Examining rail trail extension to Pentwater among topics of June 11 meeting

June 2, 2015
A view along the trail last fall.

A view along the trail last fall.

PENTWATER — Bicycling on roads and trails is increasingly popular, and more cyclists are being attracted to Pentwater. But some ask whether routes could be made safer?  Should more be done to promote Pentwater as a bicycling destination? Is the idea of better connecting Pentwater to the William Field Memorial Hart-Montague Trail now worth pursuing?

A one-hour public meeting is set for Thursday, June 11, at 1:30 p.m at the Pentwater Village Hall. Topics include relevant biking developments; the biking market’s current and potential economic impact on village businesses; and a review of the earlier discussions about extending the Hart-Montague trail to Pentwater.

“Our purpose on June 11 is to gauge public interest in forming a biking study committee,” said meeting moderator Claudia Ressel-Hodan, who is leading an innovative Pentwater Downtown Development Authority plan to soon offer visitors the free use of loaner bicycles on a short-term basis.

The idea about making Pentwater friendlier to bicyclists was raised during the recent community discussions about ways to sustain Pentwater that took place at the three-day Small Harbor Sustainability design charrette. Some area residents believe there is growing public interest in forming a study committee of interested folks who would explore questions, such as: what do bicycle enthusiasts need? and which routes that now or could exist are most attractive to cyclists wanting to pedal to Pentwater? Ultimately, the committee would make recommendations on what it believes are the most feasible next steps.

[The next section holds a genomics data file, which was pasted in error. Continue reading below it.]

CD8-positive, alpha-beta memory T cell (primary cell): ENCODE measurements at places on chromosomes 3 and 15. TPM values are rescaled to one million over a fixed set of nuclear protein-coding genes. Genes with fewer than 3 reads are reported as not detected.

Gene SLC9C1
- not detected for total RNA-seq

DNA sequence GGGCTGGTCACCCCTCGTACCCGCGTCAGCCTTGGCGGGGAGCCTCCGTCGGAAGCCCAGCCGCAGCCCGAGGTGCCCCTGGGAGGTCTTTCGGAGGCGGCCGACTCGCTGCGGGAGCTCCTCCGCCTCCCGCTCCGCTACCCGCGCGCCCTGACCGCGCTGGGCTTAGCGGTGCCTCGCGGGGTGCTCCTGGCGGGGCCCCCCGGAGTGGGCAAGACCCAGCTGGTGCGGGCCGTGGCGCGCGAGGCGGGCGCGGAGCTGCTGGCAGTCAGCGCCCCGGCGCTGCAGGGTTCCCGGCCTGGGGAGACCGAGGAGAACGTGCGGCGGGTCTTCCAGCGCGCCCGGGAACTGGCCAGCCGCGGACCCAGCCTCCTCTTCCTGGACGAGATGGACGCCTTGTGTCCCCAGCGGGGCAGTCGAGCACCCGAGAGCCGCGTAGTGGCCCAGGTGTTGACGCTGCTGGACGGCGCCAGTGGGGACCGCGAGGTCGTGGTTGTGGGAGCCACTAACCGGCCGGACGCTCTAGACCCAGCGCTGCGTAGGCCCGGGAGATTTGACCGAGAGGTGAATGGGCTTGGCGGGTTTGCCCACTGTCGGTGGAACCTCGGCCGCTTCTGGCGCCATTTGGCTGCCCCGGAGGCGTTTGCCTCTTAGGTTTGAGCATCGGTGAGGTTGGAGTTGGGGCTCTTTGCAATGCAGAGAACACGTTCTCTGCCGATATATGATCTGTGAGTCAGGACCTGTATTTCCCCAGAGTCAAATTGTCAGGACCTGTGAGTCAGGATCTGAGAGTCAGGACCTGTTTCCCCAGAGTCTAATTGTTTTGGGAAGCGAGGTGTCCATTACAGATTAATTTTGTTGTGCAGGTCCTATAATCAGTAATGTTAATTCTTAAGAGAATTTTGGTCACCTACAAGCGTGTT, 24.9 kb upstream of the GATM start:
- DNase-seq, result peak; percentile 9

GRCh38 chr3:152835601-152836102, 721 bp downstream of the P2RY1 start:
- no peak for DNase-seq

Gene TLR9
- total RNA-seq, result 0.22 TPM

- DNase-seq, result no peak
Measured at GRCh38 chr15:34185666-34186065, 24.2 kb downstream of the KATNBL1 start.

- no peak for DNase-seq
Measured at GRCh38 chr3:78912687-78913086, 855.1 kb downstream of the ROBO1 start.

According to the Michigan Trails and Greenways Alliance, Michigan is the nation’s “Number One Trails State” with 2,712 miles of rail trails. This includes the 22-mile Hart-Montague trail, which has created a successful recreation and economic development corridor.

The Hart-Montague trail is being rebuilt this summer. The $4.5 million project entails re-paving the entire trail, widening it from 8 feet to 10 feet across. Work crews are tackling the project in three approximate eight-mile sections, beginning at the south end, officials said.


Area Churches